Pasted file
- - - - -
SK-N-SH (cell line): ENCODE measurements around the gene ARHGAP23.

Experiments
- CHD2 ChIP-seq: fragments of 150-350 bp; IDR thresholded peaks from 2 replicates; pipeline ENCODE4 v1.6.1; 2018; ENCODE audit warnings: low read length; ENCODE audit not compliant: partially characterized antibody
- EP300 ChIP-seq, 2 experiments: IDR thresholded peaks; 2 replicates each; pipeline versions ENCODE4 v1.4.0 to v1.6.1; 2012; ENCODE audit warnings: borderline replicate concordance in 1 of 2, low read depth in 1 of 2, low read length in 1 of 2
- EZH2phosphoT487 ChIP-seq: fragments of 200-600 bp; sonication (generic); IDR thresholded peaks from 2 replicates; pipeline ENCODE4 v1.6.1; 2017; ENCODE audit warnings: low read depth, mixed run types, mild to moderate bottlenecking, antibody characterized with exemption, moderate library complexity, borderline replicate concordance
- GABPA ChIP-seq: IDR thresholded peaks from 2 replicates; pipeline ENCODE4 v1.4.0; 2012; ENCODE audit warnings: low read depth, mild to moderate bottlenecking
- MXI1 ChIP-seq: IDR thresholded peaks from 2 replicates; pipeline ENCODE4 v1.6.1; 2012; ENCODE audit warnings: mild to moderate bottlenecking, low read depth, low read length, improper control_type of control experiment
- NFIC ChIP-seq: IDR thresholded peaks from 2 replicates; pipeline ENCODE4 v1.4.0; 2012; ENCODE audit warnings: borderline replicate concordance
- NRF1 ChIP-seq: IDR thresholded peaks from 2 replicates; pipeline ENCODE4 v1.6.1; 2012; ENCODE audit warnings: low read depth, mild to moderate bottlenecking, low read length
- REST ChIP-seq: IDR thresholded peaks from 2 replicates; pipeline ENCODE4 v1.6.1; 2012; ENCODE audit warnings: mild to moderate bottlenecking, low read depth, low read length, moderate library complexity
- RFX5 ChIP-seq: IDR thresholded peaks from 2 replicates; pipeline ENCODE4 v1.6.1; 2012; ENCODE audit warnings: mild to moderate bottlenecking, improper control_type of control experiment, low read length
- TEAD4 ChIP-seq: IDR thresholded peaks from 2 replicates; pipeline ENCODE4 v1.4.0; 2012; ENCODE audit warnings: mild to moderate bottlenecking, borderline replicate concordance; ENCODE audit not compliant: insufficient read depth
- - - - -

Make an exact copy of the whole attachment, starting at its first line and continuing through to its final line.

SK-N-SH (cell line): ENCODE measurements around the gene ARHGAP23.

Experiments
- CHD2 ChIP-seq: fragments of 150-350 bp; IDR thresholded peaks from 2 replicates; pipeline ENCODE4 v1.6.1; 2018; ENCODE audit warnings: low read length; ENCODE audit not compliant: partially characterized antibody
- EP300 ChIP-seq, 2 experiments: IDR thresholded peaks; 2 replicates each; pipeline versions ENCODE4 v1.4.0 to v1.6.1; 2012; ENCODE audit warnings: borderline replicate concordance in 1 of 2, low read depth in 1 of 2, low read length in 1 of 2
- EZH2phosphoT487 ChIP-seq: fragments of 200-600 bp; sonication (generic); IDR thresholded peaks from 2 replicates; pipeline ENCODE4 v1.6.1; 2017; ENCODE audit warnings: low read depth, mixed run types, mild to moderate bottlenecking, antibody characterized with exemption, moderate library complexity, borderline replicate concordance
- GABPA ChIP-seq: IDR thresholded peaks from 2 replicates; pipeline ENCODE4 v1.4.0; 2012; ENCODE audit warnings: low read depth, mild to moderate bottlenecking
- MXI1 ChIP-seq: IDR thresholded peaks from 2 replicates; pipeline ENCODE4 v1.6.1; 2012; ENCODE audit warnings: mild to moderate bottlenecking, low read depth, low read length, improper control_type of control experiment
- NFIC ChIP-seq: IDR thresholded peaks from 2 replicates; pipeline ENCODE4 v1.4.0; 2012; ENCODE audit warnings: borderline replicate concordance
- NRF1 ChIP-seq: IDR thresholded peaks from 2 replicates; pipeline ENCODE4 v1.6.1; 2012; ENCODE audit warnings: low read depth, mild to moderate bottlenecking, low read length
- REST ChIP-seq: IDR thresholded peaks from 2 replicates; pipeline ENCODE4 v1.6.1; 2012; ENCODE audit warnings: mild to moderate bottlenecking, low read depth, low read length, moderate library complexity
- RFX5 ChIP-seq: IDR thresholded peaks from 2 replicates; pipeline ENCODE4 v1.6.1; 2012; ENCODE audit warnings: mild to moderate bottlenecking, improper control_type of control experiment, low read length
- TEAD4 ChIP-seq: IDR thresholded peaks from 2 replicates; pipeline ENCODE4 v1.4.0; 2012; ENCODE audit warnings: mild to moderate bottlenecking, borderline replicate concordance; ENCODE audit not compliant: insufficient read depth